Kennametal Inc.

Q3 2023 Earnings Conference Call


spk05: Good morning. I would like to welcome everyone to Kenna Metals' third quarter fiscal 2023 earnings conference call. All lines have been placed on mute to prevent any background noise. After the speaker's remarks, there will be a question and answer session. If you would like to ask a question during this time, simply press star then the number one on your telephone keypad. If you would like to withdraw your question, please press star then the number two. Please note this event is being recorded. I would now like to turn the conference over to Michael Pisi, Vice President of Investor Relations. Please go ahead.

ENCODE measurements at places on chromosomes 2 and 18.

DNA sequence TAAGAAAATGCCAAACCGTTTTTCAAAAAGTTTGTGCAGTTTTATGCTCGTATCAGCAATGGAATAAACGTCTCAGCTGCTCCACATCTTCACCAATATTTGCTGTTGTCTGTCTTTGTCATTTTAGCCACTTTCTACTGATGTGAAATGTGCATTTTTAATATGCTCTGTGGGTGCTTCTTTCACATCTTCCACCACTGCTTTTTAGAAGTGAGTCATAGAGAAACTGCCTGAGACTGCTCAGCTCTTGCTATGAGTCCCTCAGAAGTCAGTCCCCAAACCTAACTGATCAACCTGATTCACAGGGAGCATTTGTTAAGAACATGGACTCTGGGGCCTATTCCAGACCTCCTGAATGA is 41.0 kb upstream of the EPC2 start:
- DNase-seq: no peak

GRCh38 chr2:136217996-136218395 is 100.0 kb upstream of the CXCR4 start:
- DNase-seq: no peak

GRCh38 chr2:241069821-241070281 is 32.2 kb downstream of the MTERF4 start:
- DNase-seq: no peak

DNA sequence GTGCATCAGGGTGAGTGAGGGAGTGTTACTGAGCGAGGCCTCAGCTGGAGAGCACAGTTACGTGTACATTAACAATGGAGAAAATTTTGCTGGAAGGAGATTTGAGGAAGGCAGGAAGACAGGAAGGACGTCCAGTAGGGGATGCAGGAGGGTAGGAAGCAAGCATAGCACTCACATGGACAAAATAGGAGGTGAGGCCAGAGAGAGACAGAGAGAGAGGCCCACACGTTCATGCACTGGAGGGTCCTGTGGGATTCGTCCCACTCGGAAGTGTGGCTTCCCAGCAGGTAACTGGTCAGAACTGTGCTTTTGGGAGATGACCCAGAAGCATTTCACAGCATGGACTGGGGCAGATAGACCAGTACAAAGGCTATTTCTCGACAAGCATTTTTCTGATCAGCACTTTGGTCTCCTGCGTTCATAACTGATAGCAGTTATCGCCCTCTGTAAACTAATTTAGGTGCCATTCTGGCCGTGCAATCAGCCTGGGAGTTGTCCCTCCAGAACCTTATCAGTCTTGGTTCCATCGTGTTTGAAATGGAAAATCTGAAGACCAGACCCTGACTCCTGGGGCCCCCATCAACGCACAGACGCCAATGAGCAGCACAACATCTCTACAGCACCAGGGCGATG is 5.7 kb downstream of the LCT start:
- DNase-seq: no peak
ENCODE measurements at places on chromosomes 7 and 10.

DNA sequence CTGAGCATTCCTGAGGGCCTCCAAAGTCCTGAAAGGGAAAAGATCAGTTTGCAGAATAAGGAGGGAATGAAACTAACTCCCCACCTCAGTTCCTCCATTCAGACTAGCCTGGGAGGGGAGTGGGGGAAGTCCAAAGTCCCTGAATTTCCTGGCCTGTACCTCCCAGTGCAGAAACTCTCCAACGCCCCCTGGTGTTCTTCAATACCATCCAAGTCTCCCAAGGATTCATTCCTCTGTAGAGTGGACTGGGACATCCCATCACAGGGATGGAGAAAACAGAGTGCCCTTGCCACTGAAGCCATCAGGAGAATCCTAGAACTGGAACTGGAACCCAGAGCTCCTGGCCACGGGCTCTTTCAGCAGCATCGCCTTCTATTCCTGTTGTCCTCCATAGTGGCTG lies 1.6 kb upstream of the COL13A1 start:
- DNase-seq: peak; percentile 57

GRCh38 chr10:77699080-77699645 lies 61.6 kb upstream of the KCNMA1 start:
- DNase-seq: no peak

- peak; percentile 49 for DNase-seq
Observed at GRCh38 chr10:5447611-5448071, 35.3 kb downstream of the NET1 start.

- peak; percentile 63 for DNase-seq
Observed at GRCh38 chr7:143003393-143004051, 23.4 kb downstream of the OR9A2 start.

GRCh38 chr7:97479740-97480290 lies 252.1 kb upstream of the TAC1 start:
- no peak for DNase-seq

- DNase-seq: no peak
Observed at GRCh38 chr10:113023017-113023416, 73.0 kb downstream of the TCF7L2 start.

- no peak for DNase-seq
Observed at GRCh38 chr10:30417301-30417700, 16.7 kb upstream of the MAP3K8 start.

spk01: Thank you, Operator. Welcome, everyone, and thank you for joining us to review Canon Metals' third quarter fiscal 2023 results. Yesterday evening, we issued our earnings press release and posted our presentation slides on our website. We will be referring to that slide deck throughout today's call. I'm Michael Pisi, Vice President of Investor Relations. Joining me on the call today are Chris Rossi, President and Chief Executive Officer, and Pat Watson, Vice President and Chief Financial Officer. After Chris and Pat's prepared remarks, we will open the line for questions. At this time, I'd like to direct your attention to our forward-looking disclosure statement. Today's discussions contain comments that constitute forward-looking statements and, as such, involve a number of assumptions, risks, and uncertainties that could cause the company's actual results performance, or achievements to differ materially from those expressed in or implied by such statements. These risk factors and uncertainties are detailed in Kenna Metal's SEC filings. In addition, we will be discussing non-GAAP financial measures on the call today. Reconciliations to GAAP financial measures that we believe are most directly comparable can be found at the back of the slide deck and on our form 8K on our website. And with that, I'll turn the call over to Chris.